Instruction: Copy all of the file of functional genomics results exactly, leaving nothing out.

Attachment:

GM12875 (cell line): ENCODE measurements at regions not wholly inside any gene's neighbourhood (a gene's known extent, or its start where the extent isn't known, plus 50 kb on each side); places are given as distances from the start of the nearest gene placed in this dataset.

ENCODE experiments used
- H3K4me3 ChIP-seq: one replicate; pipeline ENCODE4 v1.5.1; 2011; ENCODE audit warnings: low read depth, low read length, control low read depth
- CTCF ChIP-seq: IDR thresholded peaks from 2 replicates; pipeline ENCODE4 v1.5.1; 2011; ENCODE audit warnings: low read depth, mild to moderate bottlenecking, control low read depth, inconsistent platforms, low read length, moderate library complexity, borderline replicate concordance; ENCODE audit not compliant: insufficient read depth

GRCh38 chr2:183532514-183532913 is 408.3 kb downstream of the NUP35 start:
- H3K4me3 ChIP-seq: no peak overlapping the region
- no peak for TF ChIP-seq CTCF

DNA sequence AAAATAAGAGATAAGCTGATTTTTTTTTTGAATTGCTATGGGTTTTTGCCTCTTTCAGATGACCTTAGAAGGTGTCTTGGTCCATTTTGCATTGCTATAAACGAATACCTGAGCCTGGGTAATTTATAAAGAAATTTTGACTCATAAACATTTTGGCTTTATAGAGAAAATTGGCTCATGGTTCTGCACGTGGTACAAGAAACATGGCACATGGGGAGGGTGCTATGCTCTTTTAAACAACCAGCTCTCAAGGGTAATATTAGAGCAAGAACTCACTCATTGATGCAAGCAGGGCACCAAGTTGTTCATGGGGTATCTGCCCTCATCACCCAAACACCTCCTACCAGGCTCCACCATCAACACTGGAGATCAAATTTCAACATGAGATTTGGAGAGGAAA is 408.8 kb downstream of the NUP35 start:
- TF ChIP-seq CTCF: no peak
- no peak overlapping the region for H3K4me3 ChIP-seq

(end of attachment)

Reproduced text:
GM12875 (cell line): ENCODE measurements at regions not wholly inside any gene's neighbourhood (a gene's known extent, or its start where the extent isn't known, plus 50 kb on each side); places are given as distances from the start of the nearest gene placed in this dataset.

ENCODE experiments used
- H3K4me3 ChIP-seq: one replicate; pipeline ENCODE4 v1.5.1; 2011; ENCODE audit warnings: low read depth, low read length, control low read depth
- CTCF ChIP-seq: IDR thresholded peaks from 2 replicates; pipeline ENCODE4 v1.5.1; 2011; ENCODE audit warnings: low read depth, mild to moderate bottlenecking, control low read depth, inconsistent platforms, low read length, moderate library complexity, borderline replicate concordance; ENCODE audit not compliant: insufficient read depth

GRCh38 chr2:183532514-183532913 is 408.3 kb downstream of the NUP35 start:
- H3K4me3 ChIP-seq: no peak overlapping the region
- no peak for TF ChIP-seq CTCF

DNA sequence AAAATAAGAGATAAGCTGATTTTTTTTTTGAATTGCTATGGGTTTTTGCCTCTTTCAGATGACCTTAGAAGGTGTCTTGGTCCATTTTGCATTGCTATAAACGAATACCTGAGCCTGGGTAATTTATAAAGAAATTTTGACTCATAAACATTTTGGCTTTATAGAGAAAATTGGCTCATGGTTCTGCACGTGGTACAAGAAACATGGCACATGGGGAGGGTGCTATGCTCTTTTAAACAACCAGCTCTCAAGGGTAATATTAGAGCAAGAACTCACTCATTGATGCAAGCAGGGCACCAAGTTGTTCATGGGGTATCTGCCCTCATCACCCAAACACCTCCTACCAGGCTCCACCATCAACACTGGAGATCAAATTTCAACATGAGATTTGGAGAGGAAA is 408.8 kb downstream of the NUP35 start:
- TF ChIP-seq CTCF: no peak
- no peak overlapping the region for H3K4me3 ChIP-seq